Australia’s ASX 200 closed down 56.16 points, or 1.08 percent, at 5,147.10, with all sectors finishing lower. In Japan, the Nikkei 225 halted a four-session losing streak to finish up 60.58 points, or 0.38 percent, at 15,919.58. Across the Korean Strait, the Kospi slipped 3.2 points, or 0.16 percent, to 1,968.83. In Hong Kong, the Hang Seng index was up 0.31 percent in late afternoon trade.
In Pakistan, the KSE100 index was up 2.39 percent at 38,414.32 as of 3:04 p.m. HK/SIN. The benchmark index is one of Asia’s best-performing indexes year-to-date, up 17.07 percent as of Wednesday afternoon local time.
The index is expected to receive a boost from Pakistan’s inclusion on Tuesdayinto the MSCI Emerging Markets (EM) Index, one of the world’s most popular emerging markets equity indexes, while mainland Chinese shares were left out.
Global markets have been on edge this week and the lingering uncertainty has seen investors scurry out of riskier assets to safer havens, such as bonds.
The yield on the 10-year Japanese government bonds fell to touch another record low at negative 0.187 percent on Wednesday.
On Tuesday morning London time, the yield on the 10-year benchmark German bund fell into negative territory for the first time; on Wednesday afternoon Asia time, the yield was very near zero at 0.0020 percent.
In the currency market, the dollar strengthened against a basket of currencies, with the dollar index trading at 94.798, compared with levels as low as 93.400 in the previous week. The Japanese yenweakened relatively against the greenback, trading at 106.25 as of 2:55 p.m. HK/SIN, compared with a earlier low of 105.91.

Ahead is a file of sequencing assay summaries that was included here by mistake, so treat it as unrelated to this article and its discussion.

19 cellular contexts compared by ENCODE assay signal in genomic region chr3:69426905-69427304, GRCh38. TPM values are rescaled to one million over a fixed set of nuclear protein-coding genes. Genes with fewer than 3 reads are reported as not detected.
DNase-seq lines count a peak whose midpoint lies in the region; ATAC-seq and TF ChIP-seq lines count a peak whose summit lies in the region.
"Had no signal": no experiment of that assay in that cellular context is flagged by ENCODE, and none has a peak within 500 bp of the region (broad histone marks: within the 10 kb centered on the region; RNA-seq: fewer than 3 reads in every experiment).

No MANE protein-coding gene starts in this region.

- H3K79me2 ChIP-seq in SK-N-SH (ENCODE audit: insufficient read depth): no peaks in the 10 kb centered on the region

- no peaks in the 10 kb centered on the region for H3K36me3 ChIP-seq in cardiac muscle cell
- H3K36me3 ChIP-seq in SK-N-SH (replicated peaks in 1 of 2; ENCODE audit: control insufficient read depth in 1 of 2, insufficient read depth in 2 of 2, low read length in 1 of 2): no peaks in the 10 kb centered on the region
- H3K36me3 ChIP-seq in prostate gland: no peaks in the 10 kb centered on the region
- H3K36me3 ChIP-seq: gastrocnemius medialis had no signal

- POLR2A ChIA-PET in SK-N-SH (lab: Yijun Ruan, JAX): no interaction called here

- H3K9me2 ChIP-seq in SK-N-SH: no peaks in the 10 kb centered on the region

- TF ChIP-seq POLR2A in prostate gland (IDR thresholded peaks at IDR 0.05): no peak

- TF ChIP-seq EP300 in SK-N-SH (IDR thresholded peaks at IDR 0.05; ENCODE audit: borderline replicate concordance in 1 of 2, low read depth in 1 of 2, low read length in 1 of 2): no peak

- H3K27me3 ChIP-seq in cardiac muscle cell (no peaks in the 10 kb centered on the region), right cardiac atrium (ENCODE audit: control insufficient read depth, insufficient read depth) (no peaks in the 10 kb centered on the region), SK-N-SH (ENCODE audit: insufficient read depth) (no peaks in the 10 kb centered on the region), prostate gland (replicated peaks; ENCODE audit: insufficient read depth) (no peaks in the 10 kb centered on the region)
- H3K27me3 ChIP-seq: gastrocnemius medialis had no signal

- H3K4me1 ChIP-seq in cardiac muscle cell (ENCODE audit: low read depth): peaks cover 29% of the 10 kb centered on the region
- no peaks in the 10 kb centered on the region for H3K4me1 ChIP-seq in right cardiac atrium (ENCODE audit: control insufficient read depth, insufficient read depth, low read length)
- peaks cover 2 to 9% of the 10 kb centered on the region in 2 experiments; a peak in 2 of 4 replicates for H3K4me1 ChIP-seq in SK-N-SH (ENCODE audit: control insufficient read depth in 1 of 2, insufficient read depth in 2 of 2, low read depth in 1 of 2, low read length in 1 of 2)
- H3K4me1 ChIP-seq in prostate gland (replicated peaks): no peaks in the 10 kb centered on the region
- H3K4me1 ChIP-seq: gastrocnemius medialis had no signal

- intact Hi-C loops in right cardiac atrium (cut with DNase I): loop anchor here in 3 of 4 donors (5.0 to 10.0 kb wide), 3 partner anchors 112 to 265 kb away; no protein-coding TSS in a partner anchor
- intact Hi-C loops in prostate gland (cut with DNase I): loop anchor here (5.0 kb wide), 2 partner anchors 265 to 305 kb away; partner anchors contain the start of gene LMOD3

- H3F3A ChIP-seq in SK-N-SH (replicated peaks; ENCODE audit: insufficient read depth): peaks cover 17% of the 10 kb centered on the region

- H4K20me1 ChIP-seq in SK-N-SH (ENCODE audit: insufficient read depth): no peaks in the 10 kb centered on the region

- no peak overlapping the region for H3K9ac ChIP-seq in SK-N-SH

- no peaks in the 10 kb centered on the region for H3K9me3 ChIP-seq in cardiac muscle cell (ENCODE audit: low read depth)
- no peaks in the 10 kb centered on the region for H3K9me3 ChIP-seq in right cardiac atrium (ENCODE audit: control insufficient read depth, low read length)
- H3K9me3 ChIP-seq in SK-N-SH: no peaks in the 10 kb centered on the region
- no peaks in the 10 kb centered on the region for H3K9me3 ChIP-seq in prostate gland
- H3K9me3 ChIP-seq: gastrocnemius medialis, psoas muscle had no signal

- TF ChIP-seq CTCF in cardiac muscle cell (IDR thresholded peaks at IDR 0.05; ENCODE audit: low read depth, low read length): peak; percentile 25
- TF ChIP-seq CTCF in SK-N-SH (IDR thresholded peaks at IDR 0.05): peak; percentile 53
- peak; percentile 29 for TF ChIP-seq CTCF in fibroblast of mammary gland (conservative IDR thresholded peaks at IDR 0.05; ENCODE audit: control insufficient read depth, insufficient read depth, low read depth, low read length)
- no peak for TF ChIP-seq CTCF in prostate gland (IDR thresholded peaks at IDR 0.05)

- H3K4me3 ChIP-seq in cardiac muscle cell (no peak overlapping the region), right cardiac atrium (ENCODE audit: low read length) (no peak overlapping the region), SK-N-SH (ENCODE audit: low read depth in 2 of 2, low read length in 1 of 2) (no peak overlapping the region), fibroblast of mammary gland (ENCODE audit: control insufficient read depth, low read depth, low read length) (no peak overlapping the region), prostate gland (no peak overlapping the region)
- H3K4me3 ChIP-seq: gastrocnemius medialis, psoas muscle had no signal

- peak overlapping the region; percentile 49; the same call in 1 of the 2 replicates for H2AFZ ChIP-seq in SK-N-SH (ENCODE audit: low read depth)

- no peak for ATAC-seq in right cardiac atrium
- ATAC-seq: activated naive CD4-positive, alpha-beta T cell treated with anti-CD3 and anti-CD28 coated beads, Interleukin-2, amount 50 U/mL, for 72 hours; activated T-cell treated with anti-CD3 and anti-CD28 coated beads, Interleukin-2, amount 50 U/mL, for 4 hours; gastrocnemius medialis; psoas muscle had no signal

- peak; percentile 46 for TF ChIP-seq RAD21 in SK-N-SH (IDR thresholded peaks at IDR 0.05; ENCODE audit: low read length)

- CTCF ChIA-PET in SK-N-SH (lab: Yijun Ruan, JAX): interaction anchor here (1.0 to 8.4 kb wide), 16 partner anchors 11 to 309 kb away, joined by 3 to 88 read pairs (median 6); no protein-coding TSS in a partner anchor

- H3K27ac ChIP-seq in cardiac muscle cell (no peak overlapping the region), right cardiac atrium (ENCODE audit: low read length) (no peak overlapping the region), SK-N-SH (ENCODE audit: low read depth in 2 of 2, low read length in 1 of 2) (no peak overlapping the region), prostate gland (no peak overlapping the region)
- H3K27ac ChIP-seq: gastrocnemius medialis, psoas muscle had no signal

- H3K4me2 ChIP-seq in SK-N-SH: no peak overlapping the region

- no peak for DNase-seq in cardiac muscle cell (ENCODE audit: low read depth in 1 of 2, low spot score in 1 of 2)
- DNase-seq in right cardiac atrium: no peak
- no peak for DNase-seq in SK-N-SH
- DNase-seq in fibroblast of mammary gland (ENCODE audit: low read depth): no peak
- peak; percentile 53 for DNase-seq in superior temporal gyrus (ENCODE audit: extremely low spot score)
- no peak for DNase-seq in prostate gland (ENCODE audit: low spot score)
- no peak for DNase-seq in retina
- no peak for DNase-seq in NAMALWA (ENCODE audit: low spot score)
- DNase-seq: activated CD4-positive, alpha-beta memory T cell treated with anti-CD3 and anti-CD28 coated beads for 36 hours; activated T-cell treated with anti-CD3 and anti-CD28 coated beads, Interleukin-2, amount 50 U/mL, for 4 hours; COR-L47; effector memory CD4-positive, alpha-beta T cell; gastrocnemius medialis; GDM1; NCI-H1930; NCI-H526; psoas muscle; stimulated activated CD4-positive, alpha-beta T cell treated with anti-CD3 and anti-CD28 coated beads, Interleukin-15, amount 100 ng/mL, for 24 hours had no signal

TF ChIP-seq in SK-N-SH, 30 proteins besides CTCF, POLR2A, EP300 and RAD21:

Angus Nicholson, a market analyst at spreadbettor IG, said the dollar strength did not help the commodities complex. Usually commodities are priced in the dollar, and dollar strength implies they become more expensive to non-U.S. buyers.
Oil prices retreated, after data released Tuesday showed a surprise build in U.S. crude inventories last week. Reuters that reported data from the American Petroleum Institute showed U.S. crude inventories rose by 1.2 million barrels in the week to June 10 to 536.7 million, compared with analysts’ expectations for a decrease of 2.3 million barrels.
During Asian hours on Wednesday, global benchmark Brent was down 1.08 percent at $49.29 a barrel, while U.S. crude was off by 1.07 percent at $47.97 as of 2:56 p.m. HK/SIN.
In company news, shares of Virgin Australia tumbled 11.86 percent to A$0.260, after the company said it plans to raise 852 million Australian dollars ($625 million) through an equity rights issue, which would bring its recent fund raising efforts to about A$1 billion. Under the rights issue, stock will be offered at A$0.21 a share, a sharp discount to Tuesday’s close at A$0.295.
Stateside, the Dow Jones industrial average closed down 57.66 points, or 0.33 percent, at 17,674.82, The S&P 500 index was down 3.74 points, or 0.18 percent, at 2,075.32, while the Nasdaq composite shed 4.89 points, or 0.1 percent, to 4,843.55.
-Evelyn Cheng contributed to this report.